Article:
If I have one main criticism of the exhibition, it is related to this room. On the one hand, I felt that the display worked really well, presenting a wealth of objects in a cabinet of curiosity (or possibly Victorian living room) style that gives insight into the character and the time in which he was set. This is Victorian London at its most vibrant and innovative, and a character at his most complex. The down side is that this is a room that can very quickly become crowded and a little claustrophobic. There are at least five screens showing clips from films and TV programmes, all on a loop, but all playing different clips at the same time. The result, while evocative of the complexity of the character and the different characterisations can be somewhat discordant, particularly when the room contains a large number of people, all of whom are discussing the exhibits. I recommend going when the exhibition is not so busy…

The exhibition concludes with not just the final problem but the assertion demonstrated in the strap line to the exhibition – Holmes is immortal, he may never have lived, but he will never die. We exit via the Richenbach Falls and the realisation that Holmes lives on.

After exiting the exhibition, you have the chance to indulge yourself with lots of Holmesian related memorabilia. Not only is there the catalogue (£5 off with ticket), but Holmes and London related books, games and jewellery, bags, bowler hats and dressing gowns. These latter are clearly aimed at the wealthy tourist, but there are many smaller objects, including the ubiquitous museum chocolate and teddy bears dressed as Holmes to buy as souvenirs. Tempted as I was by the leather bag, its £150 price tag was a little beyond me and I contented myself with a catalogue. Perfect for those foggy English days so reminiscent of Victorian London.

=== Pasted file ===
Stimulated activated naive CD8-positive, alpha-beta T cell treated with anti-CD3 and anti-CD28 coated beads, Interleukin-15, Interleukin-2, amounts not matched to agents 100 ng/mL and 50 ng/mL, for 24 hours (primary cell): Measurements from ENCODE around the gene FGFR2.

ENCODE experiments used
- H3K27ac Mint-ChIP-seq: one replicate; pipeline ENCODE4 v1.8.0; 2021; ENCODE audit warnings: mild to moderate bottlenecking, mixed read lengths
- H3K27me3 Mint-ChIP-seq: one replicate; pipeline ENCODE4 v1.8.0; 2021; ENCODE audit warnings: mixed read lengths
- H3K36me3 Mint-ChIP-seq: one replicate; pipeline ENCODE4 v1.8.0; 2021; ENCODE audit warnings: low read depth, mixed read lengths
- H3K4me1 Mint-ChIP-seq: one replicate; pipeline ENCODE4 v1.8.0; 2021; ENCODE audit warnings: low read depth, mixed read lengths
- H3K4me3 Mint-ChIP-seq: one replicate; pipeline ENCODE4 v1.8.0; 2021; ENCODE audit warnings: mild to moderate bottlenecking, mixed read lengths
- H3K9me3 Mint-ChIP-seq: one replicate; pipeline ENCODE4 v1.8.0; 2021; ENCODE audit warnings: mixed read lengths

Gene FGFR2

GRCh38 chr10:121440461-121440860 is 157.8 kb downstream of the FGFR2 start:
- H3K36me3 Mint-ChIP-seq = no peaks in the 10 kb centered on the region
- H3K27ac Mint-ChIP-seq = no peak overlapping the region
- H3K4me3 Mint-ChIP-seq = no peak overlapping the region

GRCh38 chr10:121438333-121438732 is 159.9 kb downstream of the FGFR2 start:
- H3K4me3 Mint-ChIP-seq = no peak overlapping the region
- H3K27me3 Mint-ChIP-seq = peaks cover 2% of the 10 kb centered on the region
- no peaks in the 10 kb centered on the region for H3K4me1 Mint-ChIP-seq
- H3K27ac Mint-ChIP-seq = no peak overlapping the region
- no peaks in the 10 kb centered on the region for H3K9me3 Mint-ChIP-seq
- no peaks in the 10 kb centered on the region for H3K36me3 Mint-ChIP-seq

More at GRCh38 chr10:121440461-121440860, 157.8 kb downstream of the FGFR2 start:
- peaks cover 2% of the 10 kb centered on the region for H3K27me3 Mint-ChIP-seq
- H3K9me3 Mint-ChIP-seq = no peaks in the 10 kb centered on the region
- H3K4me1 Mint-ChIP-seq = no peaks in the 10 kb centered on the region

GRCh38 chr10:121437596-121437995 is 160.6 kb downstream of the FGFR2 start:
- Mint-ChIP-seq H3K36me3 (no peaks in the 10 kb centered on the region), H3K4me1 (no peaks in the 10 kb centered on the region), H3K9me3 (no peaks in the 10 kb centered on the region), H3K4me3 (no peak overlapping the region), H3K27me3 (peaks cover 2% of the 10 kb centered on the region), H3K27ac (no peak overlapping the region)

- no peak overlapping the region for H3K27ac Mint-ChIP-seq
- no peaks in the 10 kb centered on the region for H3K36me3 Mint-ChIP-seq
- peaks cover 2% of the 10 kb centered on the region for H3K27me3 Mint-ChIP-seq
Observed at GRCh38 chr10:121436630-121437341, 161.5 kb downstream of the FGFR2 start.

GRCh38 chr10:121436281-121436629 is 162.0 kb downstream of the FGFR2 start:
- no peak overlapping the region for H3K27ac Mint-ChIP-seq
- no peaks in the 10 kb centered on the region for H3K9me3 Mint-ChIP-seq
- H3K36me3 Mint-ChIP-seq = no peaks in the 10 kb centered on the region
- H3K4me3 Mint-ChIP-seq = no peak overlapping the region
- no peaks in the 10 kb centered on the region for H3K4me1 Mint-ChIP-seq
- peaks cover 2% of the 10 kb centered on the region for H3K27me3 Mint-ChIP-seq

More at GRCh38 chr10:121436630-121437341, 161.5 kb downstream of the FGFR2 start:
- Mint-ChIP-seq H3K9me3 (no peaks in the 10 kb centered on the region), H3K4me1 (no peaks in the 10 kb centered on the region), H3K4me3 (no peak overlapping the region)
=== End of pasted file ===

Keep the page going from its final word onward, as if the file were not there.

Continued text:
‘Artist Textiles’, Fashion and Textile Museum, Bermondsey

One of my first opportunities to engage with textile design and printing was through school. There I studied the history, design and practice of producing textiles and fell in love with texture, pattern and the versatility that cloth offers. Artist Textiles (31 January – 18 May 2014) took me back to my school days and renewed my passion for fabric and design.